What Jennifer Lopez leaves out of the story in “Halftime”

Publisher’s note: Holly Thomas is a writer and editor based in London. She is the morning editor at Katie Couric Media. You can find her on Twitter @HolstaT. The opinions expressed in this column belong exclusively to the author. Read more opinion articles at cnne.com/opinion.

(CNN) — It takes a special type of personality to survive as a superstar for over a decade. You have to be a chameleon—a Madonna or Lady Gaga—or a diamond. A brilliant and indestructible diamond that remains, no matter how many times it is hit.

Jennifer Lopez, the stunningly beautiful, almost haunting, and unforgiving centerpiece of the recent Netflix documentary, “Halftime,” is a diamond. She, as the film constantly reminds us, has been doing this for some time, but she remains a completely recognizable, if even more confident, version of the 27-year-old she starred in. his big hit “Selena” in 1997. “It doesn’t feel any different than any other birthday,” she tells us as “Halftime” opens with footage of her blowing out the candles on her 50th birthday cake.

However, as “Halftime” continues to show, there is a gulf between being a brilliant artist, performer, or person, and coming across as a documentary subject. As a woman in the entertainment industry, Lopez lives, like all female celebrities, under exaggerated scrutiny, even more so as a woman of color. The armor she built around herself and the forensic control she exerts over her narrative are completely understandable as tools for survival, but they can’t help but undermine the underdog success story that “Halftime” seems determined to tell. .

With a few tangential forays into Lopez’s childhood and early career, the documentary caters primarily to the six-month period between her 50th birthday and her Super Bowl halftime performance alongside Shakira in February 2020. Its mission statement is Clear, more or less. “All my life I’ve been fighting, fighting to be heard, to be seen, to be taken seriously. And now I have this incredible opportunity to show the world who I am… What am I going to say?” he asks in a voiceover at the beginning.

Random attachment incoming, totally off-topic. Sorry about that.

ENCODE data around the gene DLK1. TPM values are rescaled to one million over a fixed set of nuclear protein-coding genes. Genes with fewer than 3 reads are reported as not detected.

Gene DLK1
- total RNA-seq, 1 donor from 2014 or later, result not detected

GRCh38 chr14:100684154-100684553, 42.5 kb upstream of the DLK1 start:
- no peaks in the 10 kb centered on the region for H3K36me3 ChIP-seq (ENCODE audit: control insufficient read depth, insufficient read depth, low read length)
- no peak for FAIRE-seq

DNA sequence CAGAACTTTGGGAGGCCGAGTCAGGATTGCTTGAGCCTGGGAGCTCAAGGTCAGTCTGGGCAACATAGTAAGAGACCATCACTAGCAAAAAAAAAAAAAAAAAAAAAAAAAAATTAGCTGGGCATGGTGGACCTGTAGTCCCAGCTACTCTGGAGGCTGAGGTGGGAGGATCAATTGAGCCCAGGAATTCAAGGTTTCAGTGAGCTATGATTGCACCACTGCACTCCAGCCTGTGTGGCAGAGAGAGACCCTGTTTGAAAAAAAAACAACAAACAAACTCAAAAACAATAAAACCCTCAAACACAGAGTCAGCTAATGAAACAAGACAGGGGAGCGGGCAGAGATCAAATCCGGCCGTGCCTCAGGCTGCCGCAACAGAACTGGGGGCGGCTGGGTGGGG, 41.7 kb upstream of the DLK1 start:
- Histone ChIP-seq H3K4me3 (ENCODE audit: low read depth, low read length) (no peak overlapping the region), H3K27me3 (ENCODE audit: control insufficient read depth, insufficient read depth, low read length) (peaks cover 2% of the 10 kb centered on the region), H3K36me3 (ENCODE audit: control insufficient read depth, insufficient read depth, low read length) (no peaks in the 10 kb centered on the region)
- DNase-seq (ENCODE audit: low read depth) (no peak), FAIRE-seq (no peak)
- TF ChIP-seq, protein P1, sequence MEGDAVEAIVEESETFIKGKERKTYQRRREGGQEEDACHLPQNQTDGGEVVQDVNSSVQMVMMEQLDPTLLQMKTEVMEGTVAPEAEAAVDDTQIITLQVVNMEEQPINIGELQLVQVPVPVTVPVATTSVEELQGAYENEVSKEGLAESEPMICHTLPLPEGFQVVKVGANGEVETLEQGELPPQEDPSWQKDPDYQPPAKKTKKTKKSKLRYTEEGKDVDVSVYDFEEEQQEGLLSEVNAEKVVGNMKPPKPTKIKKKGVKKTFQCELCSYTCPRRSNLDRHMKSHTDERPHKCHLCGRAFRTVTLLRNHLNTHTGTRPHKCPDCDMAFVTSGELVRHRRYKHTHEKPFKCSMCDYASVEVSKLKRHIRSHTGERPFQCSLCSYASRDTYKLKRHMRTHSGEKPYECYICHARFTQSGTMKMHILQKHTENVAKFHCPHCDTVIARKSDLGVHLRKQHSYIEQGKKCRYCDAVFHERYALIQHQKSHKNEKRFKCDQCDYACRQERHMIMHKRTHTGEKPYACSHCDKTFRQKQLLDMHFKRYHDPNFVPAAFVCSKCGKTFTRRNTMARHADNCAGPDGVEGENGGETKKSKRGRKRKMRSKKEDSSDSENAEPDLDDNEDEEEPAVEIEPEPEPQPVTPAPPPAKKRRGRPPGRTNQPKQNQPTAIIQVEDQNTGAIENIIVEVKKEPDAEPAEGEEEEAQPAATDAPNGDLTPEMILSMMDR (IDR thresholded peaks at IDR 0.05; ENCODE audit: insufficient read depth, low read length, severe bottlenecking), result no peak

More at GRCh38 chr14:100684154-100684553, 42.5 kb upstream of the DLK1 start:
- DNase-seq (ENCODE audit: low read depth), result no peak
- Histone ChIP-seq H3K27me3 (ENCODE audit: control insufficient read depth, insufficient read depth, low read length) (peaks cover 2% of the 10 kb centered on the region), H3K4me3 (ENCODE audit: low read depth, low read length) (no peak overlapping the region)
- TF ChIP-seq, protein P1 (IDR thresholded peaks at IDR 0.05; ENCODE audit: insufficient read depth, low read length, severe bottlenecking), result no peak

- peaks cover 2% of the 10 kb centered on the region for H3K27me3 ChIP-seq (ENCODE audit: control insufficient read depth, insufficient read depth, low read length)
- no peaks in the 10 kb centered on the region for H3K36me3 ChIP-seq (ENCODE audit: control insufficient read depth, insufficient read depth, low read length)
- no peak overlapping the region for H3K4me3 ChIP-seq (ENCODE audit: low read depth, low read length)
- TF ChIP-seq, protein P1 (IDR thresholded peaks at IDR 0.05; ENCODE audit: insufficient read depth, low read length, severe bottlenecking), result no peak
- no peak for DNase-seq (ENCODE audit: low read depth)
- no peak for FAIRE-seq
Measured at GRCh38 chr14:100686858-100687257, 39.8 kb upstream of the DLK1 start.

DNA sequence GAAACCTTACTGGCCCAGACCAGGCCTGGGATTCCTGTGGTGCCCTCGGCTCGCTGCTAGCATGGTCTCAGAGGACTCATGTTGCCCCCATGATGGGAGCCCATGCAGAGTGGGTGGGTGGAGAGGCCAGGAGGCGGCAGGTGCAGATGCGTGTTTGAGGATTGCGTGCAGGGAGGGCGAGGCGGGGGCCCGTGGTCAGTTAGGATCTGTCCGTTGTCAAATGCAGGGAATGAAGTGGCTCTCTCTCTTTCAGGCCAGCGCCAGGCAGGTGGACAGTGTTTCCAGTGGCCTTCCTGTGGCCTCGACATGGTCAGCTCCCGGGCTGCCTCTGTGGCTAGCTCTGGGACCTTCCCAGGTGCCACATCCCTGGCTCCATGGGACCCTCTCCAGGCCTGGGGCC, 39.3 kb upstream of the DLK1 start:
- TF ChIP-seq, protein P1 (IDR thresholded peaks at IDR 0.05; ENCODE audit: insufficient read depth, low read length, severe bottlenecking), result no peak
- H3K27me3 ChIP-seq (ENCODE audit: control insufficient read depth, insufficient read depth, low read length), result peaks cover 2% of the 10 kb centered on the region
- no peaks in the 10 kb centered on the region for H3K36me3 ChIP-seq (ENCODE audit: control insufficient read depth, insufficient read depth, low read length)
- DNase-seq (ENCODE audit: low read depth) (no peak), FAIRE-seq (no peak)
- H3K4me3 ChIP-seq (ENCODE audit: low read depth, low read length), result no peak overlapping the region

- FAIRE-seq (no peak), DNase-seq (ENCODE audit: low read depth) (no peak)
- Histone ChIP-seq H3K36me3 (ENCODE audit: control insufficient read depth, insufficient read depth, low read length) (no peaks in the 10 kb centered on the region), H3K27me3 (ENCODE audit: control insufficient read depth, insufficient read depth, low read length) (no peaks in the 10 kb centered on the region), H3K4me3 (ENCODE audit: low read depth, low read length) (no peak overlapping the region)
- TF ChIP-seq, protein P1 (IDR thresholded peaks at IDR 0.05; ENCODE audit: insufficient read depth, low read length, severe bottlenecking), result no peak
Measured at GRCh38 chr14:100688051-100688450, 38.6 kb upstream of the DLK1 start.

As the film progresses, it emerges that the answer is twofold: she wants to showcase Latino culture and exploit prejudice at the Super Bowl halftime show, and she wants to be taken seriously as a performer, especially for her role as the stripper. turned con-artist Ramona in 2019’s “Hustlers.” At times, these targets seem almost interchangeable. Both, as we discovered, share tensions with the JLo brand.

The main point Lopez wants to make during her Super Bowl performance is the horrible conditions for immigrant children at the US border. She makes a good point in the movie about soft power—audiences don’t want the message shoved down their throats—but hardly questions why (as someone with a long history of philanthropy) she’s waited until now to get involved. Public politics. She has, according to the film, more than 350 million followers on her social media platforms.

Halftime. Jennifer Lopez in Halftime. Credit Netflix ?? 2022

While the Super Bowl halftime stage is unique as a venue, it’s far from Lopez’s only outlet. And while the film briefly addresses the Colin Kaepernick kneeling controversy swirling around the NFL at the time, it omits any mention of the fact that Rihanna turned down the 2019 halftime show in solidarity because he “didn’t want to be an enabler” of systems that were helping to prop up the police brutality and injustice Kaepernick was protesting. There’s an argument for seizing opportunities no matter who they come from, but “Halftime” doesn’t cut it.